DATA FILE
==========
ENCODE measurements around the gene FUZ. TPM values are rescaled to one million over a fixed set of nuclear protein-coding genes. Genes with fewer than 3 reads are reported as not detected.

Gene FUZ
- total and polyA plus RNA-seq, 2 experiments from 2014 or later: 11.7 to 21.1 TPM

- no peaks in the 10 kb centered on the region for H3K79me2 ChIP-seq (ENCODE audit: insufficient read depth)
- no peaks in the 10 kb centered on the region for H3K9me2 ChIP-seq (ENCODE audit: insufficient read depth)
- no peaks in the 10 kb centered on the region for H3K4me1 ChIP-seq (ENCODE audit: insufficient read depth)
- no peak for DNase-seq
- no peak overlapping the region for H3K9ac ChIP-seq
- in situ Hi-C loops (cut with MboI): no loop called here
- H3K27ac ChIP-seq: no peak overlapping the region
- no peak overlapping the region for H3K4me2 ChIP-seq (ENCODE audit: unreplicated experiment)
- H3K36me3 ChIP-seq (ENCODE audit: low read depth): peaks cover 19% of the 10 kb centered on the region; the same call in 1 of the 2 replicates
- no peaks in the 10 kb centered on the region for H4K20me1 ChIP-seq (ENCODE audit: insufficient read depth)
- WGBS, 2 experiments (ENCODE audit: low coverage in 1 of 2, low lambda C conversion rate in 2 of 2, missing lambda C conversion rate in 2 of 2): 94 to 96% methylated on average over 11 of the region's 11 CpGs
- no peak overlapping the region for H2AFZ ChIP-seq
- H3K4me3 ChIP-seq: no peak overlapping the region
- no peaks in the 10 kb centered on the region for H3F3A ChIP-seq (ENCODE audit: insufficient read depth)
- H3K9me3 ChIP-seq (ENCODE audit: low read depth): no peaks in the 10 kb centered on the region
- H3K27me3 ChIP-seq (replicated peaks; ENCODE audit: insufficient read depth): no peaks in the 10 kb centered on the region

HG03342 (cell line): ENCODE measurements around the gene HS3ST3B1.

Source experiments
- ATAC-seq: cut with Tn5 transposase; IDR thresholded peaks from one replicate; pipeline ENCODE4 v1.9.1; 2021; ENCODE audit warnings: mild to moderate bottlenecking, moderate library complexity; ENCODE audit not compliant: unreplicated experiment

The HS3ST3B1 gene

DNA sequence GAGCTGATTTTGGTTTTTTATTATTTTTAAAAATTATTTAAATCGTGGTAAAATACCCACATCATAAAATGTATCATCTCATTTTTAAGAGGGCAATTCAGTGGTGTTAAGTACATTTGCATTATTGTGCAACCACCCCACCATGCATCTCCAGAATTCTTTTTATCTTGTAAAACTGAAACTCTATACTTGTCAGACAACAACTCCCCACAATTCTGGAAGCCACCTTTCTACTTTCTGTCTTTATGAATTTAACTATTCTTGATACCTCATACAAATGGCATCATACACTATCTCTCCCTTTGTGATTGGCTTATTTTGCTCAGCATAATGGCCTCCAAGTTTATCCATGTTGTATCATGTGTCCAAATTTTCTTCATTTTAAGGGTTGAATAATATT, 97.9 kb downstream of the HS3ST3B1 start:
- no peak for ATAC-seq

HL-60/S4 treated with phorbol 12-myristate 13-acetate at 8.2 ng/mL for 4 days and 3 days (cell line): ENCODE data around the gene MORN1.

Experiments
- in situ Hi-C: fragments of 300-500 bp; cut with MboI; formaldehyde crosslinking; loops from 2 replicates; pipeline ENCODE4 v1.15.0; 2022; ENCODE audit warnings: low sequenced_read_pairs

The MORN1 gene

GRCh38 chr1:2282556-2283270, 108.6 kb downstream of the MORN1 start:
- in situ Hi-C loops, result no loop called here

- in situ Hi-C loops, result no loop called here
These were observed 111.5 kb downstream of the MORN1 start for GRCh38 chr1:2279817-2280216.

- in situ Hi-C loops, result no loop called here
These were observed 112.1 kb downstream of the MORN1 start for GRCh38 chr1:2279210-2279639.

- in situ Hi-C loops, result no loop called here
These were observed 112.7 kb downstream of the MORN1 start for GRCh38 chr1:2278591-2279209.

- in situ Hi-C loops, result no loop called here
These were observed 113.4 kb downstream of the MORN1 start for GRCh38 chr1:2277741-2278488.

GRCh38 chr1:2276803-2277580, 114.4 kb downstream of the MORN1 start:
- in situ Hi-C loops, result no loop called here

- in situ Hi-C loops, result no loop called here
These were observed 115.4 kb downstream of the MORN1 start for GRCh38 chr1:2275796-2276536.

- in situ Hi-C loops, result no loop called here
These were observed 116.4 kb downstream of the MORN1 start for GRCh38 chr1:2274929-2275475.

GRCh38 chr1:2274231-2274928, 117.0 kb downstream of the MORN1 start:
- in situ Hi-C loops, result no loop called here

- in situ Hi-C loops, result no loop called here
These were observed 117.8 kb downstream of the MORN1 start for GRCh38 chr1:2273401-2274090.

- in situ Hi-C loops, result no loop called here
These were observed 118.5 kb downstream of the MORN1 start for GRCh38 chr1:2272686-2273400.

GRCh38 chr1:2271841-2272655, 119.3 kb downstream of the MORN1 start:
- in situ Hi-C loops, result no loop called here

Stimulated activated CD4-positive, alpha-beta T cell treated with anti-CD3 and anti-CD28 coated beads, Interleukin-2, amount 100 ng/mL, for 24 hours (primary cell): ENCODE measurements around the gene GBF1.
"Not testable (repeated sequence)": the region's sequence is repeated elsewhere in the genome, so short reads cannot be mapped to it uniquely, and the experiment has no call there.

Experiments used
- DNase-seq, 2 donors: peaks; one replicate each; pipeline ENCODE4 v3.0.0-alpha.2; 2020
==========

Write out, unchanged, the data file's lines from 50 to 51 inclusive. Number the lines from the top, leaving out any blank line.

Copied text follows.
- in situ Hi-C loops, result no loop called here
These were observed 118.5 kb downstream of the MORN1 start for GRCh38 chr1:2272686-2273400.